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New Senate inquiry into Suicide in Australia

The Senate has today referred to the Community Affairs References Committee an inquiry into suicide in Australia.

Senator Rachel Siewert, Chair of the Committee, stated: 'Today is World Suicide Prevention Day. It is therefore apt that the Senate has referred this inquiry to the Committee on this day.'

'Suicide in Australia is a significant community health issue and its incidence is alarming: in 2007, 1,880 people took their own life and a national survey in the same year found that some 500,000 people will make a suicide attempt at some time during their lifetime. Lifeline has reported that suicide is the number one cause of death in males aged 15 to 44 years. Suicide rates of Indigenous youth and in rural communities remain high.'

Senator Siewert went on to comment that: 'Suicide has a devastating impact on individuals, families and communities. There is a huge cost in terms of grief and trauma as well as substantial financial cost to the Australian community.'

'The Committee will conduct a wide-ranging inquiry and investigate issues including the personal, social and financial costs of suicide in Australia, the accuracy of suicide reporting, the role of support agencies and public awareness programs and the effectiveness of the National Suicide Prevention Strategy'.

The Committee invites submissions from government, relevant organisations and individuals addressing the Committee's terms of reference. Submissions are due by 20 November 2009.

For more information or media enquiries please call Tim Norton on 0418 401 180

The terms of reference for the inquiry are:

The impact of suicide on the Australian community including high risk groups such as Indigenous youth and rural communities, with particular reference to:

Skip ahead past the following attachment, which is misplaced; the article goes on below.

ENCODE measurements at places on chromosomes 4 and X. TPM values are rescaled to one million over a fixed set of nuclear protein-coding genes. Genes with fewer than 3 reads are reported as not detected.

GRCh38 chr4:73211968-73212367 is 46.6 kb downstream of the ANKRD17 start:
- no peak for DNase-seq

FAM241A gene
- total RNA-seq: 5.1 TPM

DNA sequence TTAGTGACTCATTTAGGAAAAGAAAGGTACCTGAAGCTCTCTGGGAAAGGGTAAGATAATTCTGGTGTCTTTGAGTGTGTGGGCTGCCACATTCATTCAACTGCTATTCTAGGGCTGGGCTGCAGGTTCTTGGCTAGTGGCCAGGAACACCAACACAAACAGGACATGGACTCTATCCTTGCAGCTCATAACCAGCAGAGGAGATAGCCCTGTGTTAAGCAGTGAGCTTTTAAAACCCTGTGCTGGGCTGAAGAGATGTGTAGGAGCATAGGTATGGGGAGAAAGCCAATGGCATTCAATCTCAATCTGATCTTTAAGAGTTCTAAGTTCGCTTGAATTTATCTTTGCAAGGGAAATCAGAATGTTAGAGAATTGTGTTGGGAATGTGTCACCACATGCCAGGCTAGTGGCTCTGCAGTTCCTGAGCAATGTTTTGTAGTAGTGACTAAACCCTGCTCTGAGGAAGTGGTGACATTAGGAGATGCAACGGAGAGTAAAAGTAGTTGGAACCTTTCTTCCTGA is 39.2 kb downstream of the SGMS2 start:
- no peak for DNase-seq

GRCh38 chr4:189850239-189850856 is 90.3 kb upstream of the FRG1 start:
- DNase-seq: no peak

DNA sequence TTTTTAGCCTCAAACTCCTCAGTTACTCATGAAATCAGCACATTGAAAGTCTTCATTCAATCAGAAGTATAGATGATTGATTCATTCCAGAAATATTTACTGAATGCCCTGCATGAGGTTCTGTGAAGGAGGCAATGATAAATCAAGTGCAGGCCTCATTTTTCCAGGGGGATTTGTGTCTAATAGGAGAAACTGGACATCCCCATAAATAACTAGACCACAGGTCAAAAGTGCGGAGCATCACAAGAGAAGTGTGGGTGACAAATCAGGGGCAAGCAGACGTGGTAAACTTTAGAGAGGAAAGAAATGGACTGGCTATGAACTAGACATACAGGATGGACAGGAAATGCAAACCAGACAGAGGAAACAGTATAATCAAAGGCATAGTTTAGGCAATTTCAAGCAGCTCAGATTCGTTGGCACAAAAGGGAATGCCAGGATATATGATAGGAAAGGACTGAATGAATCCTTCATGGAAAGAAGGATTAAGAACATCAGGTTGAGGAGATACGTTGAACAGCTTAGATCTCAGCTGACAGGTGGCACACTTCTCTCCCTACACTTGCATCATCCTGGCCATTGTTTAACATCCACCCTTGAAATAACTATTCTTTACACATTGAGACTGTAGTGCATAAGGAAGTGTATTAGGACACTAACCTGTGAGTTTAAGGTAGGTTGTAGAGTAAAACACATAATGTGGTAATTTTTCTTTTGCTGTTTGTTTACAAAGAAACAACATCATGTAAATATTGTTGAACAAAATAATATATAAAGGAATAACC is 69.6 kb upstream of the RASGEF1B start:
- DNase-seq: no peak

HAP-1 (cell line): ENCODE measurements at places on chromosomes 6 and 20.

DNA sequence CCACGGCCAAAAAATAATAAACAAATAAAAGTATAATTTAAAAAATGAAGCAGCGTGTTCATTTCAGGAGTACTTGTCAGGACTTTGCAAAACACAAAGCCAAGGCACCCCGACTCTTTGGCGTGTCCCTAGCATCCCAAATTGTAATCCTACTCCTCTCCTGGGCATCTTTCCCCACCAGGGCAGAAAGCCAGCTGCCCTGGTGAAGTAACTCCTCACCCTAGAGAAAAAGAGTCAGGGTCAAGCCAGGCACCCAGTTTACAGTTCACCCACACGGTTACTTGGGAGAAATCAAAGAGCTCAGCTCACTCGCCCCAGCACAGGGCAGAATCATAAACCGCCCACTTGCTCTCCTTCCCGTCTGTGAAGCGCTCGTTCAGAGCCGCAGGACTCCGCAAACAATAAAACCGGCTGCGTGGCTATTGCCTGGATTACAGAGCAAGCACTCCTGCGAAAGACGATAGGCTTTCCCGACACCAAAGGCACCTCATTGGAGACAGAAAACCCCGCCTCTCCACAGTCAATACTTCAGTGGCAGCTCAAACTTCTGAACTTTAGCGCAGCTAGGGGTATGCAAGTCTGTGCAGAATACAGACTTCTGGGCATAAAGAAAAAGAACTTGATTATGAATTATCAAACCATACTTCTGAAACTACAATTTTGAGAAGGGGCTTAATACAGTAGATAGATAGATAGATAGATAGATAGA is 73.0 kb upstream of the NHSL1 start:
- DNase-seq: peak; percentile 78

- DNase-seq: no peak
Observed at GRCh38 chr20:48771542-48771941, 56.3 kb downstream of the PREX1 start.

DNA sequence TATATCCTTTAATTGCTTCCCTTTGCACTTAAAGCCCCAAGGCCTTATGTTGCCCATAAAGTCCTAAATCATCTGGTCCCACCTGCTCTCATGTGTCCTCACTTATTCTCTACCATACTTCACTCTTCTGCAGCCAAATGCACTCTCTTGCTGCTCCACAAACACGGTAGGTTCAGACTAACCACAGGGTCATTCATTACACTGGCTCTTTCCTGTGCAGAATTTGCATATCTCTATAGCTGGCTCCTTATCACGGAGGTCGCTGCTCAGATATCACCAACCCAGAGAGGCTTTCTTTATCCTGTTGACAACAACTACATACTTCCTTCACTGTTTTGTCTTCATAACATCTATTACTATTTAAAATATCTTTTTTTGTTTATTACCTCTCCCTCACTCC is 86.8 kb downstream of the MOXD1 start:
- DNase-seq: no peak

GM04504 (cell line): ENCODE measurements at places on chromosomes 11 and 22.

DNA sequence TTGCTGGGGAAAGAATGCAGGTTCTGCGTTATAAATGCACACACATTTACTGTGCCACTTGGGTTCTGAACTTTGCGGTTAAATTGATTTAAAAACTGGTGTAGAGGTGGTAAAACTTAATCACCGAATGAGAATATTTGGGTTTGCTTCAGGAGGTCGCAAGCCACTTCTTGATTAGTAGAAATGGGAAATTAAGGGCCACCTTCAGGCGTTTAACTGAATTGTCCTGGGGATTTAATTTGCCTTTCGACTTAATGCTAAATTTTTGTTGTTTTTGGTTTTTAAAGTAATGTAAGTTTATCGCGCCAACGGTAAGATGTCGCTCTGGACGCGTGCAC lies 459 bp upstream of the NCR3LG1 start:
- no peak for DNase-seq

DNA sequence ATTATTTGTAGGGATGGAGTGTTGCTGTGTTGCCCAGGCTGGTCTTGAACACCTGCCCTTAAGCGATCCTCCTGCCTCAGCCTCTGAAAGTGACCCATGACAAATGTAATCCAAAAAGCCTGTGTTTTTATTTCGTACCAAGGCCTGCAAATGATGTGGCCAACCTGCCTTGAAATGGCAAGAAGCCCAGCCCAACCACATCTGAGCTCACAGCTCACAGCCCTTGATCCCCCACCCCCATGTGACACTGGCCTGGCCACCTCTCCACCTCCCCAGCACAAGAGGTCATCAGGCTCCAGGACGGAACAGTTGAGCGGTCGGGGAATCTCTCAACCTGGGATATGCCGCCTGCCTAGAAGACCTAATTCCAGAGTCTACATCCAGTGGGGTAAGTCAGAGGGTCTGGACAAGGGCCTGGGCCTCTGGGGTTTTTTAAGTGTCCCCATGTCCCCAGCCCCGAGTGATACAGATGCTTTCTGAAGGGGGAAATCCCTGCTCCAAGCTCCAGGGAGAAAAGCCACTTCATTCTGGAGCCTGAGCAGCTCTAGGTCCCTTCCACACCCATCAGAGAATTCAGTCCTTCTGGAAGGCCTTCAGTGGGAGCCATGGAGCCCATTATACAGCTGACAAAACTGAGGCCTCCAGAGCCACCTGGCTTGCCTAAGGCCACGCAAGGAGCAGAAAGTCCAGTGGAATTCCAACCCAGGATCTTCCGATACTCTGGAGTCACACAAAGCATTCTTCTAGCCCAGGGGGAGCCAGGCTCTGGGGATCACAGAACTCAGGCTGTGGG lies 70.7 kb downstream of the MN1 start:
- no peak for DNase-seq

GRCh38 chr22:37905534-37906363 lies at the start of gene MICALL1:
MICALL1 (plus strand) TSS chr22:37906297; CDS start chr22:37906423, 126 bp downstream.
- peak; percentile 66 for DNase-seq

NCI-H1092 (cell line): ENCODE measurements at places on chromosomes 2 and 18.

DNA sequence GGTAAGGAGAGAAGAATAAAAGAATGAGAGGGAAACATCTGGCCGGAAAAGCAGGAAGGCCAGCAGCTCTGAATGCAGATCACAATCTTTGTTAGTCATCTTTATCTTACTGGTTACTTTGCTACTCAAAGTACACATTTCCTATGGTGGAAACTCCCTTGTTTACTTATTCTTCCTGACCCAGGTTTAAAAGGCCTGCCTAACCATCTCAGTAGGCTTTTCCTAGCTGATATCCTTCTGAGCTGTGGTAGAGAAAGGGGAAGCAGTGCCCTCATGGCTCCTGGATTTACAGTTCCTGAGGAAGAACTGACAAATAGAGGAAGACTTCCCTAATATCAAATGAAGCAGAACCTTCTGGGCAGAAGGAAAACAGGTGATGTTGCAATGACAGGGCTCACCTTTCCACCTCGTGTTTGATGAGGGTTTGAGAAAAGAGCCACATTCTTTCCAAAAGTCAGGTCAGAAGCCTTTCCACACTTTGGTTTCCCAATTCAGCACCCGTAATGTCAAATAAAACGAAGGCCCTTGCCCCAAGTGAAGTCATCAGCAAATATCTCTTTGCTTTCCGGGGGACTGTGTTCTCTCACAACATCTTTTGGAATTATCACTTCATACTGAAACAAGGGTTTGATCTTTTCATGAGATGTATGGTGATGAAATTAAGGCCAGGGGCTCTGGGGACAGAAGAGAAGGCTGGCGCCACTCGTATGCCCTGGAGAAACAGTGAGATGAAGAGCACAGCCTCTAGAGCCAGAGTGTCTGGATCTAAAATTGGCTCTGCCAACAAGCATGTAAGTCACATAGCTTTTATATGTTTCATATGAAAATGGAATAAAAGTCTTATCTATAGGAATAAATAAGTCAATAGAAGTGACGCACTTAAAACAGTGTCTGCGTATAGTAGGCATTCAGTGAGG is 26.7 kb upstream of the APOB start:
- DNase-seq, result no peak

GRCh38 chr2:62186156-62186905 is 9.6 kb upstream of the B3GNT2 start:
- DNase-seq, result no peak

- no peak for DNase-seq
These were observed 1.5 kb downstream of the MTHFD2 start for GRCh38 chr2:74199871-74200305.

1. the personal, social and financial costs of suicide in Australia;
  2. the accuracy of suicide reporting in Australia, factors that may impede accurate identification and recording of possible suicides (and the consequences of any under-reporting on understanding risk factors and providing services to those at risk);
  3. the appropriate role and effectiveness of agencies, such as police, emergency departments, law enforcement and general health services in assisting people at risk of suicide;
  4. the effectiveness, to date, of public awareness programs and their relative success in providing information, encouraging help-seeking and enhancing public discussion of suicide;
  5. the efficacy of suicide prevention training and support for front-line health and community workers providing services to people at risk;
  6. the role of targeted programs and services that address the particular circumstances of high-risk groups;
  7. the adequacy of the current program of research into suicide and suicide prevention, and the manner in which findings are disseminated to practitioners and incorporated into government policy; and
  8. the effectiveness of the National Suicide Prevention Strategy in achieving its aims and objectives, and any barriers to its progress

To report by the last sitting day in April 2010:

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